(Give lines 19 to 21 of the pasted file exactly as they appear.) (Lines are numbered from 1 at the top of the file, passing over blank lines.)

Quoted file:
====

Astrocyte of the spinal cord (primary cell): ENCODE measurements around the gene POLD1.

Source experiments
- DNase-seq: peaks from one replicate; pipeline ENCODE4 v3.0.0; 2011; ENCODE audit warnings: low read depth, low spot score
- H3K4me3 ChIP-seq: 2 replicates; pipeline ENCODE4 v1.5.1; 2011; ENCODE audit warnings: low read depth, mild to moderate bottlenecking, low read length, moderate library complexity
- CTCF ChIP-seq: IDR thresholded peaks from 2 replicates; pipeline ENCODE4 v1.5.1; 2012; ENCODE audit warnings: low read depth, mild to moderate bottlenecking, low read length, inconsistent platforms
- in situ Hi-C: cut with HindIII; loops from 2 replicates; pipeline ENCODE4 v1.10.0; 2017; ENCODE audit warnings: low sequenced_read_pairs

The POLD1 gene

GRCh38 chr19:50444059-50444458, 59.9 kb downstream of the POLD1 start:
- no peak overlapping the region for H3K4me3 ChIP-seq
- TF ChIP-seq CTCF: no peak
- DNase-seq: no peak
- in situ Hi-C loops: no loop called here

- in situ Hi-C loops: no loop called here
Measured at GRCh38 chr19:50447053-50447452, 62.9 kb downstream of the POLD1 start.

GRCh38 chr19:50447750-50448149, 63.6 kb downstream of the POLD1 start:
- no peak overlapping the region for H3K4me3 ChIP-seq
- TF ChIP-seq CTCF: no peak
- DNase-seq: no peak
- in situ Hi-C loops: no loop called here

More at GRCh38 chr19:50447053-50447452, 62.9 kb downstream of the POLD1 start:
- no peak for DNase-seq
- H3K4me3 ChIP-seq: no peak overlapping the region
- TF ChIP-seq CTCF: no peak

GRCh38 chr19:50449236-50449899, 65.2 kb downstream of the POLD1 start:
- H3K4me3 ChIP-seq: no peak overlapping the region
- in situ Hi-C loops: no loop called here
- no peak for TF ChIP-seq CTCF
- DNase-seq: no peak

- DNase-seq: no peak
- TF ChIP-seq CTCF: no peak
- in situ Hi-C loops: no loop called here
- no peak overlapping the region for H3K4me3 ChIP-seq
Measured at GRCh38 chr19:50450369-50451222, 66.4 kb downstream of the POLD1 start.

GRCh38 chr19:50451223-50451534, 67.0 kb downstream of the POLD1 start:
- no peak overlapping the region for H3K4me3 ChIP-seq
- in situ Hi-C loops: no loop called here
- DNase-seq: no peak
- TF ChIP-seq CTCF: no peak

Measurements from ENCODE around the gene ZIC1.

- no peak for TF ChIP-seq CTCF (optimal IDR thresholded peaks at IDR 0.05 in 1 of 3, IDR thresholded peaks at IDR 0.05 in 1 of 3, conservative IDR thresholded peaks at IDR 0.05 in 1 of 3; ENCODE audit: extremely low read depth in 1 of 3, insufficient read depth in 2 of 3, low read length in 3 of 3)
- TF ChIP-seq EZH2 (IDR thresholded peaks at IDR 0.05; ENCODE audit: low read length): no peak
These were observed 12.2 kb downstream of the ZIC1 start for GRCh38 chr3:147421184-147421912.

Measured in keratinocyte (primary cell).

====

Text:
- in situ Hi-C loops: no loop called here

More at GRCh38 chr19:50447053-50447452, 62.9 kb downstream of the POLD1 start:
- no peak for DNase-seq